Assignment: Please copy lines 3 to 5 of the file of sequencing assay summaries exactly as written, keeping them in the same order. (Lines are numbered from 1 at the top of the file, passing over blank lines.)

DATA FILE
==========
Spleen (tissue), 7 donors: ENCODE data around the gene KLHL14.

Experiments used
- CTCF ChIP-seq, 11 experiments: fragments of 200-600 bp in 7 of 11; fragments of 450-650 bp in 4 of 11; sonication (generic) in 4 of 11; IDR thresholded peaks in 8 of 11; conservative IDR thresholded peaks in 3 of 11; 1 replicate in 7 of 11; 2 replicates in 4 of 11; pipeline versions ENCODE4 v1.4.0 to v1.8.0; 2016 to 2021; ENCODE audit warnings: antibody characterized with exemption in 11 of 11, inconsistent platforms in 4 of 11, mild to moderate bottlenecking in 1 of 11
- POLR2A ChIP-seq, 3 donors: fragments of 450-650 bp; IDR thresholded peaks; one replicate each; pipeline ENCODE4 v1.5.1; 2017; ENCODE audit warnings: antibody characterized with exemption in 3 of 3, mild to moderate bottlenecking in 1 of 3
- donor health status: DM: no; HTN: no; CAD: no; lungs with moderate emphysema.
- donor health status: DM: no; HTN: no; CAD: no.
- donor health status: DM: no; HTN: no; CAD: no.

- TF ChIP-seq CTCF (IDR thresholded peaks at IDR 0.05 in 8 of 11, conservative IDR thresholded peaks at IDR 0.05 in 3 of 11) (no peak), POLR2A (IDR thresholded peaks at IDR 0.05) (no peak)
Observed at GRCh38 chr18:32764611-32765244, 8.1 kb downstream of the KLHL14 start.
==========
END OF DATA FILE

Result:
- CTCF ChIP-seq, 11 experiments: fragments of 200-600 bp in 7 of 11; fragments of 450-650 bp in 4 of 11; sonication (generic) in 4 of 11; IDR thresholded peaks in 8 of 11; conservative IDR thresholded peaks in 3 of 11; 1 replicate in 7 of 11; 2 replicates in 4 of 11; pipeline versions ENCODE4 v1.4.0 to v1.8.0; 2016 to 2021; ENCODE audit warnings: antibody characterized with exemption in 11 of 11, inconsistent platforms in 4 of 11, mild to moderate bottlenecking in 1 of 11
- POLR2A ChIP-seq, 3 donors: fragments of 450-650 bp; IDR thresholded peaks; one replicate each; pipeline ENCODE4 v1.5.1; 2017; ENCODE audit warnings: antibody characterized with exemption in 3 of 3, mild to moderate bottlenecking in 1 of 3
- donor health status: DM: no; HTN: no; CAD: no; lungs with moderate emphysema.